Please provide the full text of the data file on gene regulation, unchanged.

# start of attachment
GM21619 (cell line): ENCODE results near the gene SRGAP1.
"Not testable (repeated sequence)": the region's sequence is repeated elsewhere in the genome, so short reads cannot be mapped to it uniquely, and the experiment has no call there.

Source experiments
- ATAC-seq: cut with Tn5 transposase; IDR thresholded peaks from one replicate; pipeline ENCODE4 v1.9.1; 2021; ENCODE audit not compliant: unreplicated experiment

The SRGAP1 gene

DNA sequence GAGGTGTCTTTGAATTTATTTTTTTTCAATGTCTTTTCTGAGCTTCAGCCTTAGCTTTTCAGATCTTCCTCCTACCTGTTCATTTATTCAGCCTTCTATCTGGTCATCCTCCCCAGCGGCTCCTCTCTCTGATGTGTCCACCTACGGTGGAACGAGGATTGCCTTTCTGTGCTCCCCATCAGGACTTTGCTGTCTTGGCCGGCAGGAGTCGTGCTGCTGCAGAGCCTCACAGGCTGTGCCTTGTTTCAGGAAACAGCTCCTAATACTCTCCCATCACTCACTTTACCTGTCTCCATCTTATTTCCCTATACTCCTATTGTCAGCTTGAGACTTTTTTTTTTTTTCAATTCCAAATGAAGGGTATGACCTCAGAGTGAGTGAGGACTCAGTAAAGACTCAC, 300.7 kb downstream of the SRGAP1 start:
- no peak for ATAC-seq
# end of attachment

GM21619 (cell line): ENCODE results near the gene SRGAP1.
"Not testable (repeated sequence)": the region's sequence is repeated elsewhere in the genome, so short reads cannot be mapped to it uniquely, and the experiment has no call there.

Source experiments
- ATAC-seq: cut with Tn5 transposase; IDR thresholded peaks from one replicate; pipeline ENCODE4 v1.9.1; 2021; ENCODE audit not compliant: unreplicated experiment

The SRGAP1 gene

DNA sequence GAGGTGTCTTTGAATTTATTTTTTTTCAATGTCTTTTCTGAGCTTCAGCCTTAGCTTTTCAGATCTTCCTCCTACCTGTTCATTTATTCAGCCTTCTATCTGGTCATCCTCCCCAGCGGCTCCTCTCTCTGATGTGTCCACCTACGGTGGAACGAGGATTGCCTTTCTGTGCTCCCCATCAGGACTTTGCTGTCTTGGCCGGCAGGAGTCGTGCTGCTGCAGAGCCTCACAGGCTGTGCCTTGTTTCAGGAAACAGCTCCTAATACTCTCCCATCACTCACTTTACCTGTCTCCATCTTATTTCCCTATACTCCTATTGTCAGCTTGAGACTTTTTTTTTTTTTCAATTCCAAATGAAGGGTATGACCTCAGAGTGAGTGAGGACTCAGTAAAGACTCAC, 300.7 kb downstream of the SRGAP1 start:
- no peak for ATAC-seq